Virtue signalling at one’s own expense is tiresome but harmless. Virtue signalling at someone else’s expense is less benign. Virtue signalling by smug politicians seeking a warm glow at someone else’s cost by compelling private businesses to act as enforcers of human rights not only here but throughout the globe is positively noxious. A report last week from Parliament’s Joint Select Committee on Human Rights, headed “Human Rights and Business 2017: Promoting responsibility and ensuring accountability” falls firmly in the last category.
Under the heading “Preventing human rights abuses by businesses”, it proposes – surprise, surprise – more bureaucracy, more licensing and more diversion of management time and resources. Any large company wanting to deal with any public body would have by law to make detailed enquiries into its entire supply chain, to sniff out not only modern slavery, but sins like discrimination and failure to recognise trade unions.
Anyone providing labour to the construction or garment industries would have to be a licensed gangmaster. Local authorities should be given power to close down any premises where employers might be guilty of breaches of employment legislation: in other words, instead of simply remedying the breaches, there should be a policy of forcing employers to be unproductive and to pay their workers to do nothing.
Something even more alarming appears under the anodyne rubric “Access to Justice”. The suggestion here is – wait for it – that every UK company should be guilty of a crime if it fails to take positive steps to ensure the observance of human rights not only by it, but by its overseas subsidiaries, and every organisation in its supply chain; that if it does not anyone affected anywhere should have the right to sue it here; and (apparently, though the wording is unclear) that the UK taxpayer should provide such people with legal aid to enable them to do all this at the public charge.
Of course, this was reported as perfectly logical by papers such as the Independent, not to mention receiving the support of left-wing lawyers specialising in claims of that sort and bien pensant professional bodies like the BMA (who seem to have an obsession with the sourcing of their surgical gloves).
Why it is a crass idea is not difficult to see. It is bad enough to make UK companies liable to criminal prosecution for the acts of third parties. To encourage everyone in the world with a complaint against any subsidiary of, or even a supplier to, a UK company to come here and give them public money to sue with is plain dotty. And can’t you see the smiles on the faces of our competitors? While they get on with running their operations and getting the business, UK companies, in order to satisfy the egos of its over-inflated politicians, are saddled with acting as nanny to the complainants of the world. No wonder we are abandoning traditional exports and turning instead to human rights hot air as our best-known product.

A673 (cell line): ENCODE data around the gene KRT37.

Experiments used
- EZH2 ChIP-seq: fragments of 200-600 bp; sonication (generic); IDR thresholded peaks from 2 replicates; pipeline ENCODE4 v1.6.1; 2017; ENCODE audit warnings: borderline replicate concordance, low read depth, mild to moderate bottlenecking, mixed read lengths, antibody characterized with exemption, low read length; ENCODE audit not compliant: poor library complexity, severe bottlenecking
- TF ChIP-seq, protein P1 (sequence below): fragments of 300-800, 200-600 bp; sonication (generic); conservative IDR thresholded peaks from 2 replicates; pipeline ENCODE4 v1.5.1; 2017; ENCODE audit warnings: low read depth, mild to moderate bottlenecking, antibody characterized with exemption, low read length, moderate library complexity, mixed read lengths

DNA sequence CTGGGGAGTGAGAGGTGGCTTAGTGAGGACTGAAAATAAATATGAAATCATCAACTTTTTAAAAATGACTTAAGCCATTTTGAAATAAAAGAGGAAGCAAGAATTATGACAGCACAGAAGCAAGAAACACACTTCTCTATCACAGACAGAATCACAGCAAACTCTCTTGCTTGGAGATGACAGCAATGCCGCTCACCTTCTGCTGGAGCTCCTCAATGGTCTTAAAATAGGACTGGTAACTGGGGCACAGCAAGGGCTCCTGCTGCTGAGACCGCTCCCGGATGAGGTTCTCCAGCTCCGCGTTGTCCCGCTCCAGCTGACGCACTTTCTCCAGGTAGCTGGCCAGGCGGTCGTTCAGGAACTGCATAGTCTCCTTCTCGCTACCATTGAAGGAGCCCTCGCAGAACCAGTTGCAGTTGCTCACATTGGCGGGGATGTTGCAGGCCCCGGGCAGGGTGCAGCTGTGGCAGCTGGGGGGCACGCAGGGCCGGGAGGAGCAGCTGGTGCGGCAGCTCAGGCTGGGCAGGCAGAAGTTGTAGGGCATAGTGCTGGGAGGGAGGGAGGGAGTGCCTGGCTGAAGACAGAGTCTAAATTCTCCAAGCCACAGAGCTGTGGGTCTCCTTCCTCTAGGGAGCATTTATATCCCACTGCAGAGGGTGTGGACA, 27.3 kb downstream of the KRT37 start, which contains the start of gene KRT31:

It’s not even that there aren’t other ways of doing this. If those concerned that companies might misbehave, mistreat global workforces, deal with dodgy suppliers, or whatever want to tell us about it, all they have to do is contact the company. Reputable companies will come clean: disreputable ones will say “no comment”. Publish this information and we can make up our own mind what to do with what we see, without an army of bureaucrats breathing down productive businesses’ necks.
How have we got here? Partly it’s personalities. This report bears all the hallmarks of the Committee chairperson, leftist-corporatist warhorse Harriet Harman (though other members of it ought to have known better than to go along with her).
But there is another point: namely, the witnesses who appear before committees of this kind. If you are simply trying to run a business you have something better to do than point out the obvious to the great and the good such as Ms Harman: getting sales matters more than asking how someone three stages down your supply chain in Indonesia treats his trade unions. The list of witnesses before this Committee is telling; cue (among others) one left-wing academic, one Director of the International Centre for Trade Union Rights, another TUC man, and four solicitors specialising in just the sorts of claims that the Committee now wants to encourage.
It would have been nice to have at least one person come along to tell Harriet Harman that, even if she lives in a welfare state which will continue to pay her even when businesses are crashing all about her, the UK doesn’t live in a welfare world. But that, one suspects, is too much to ask.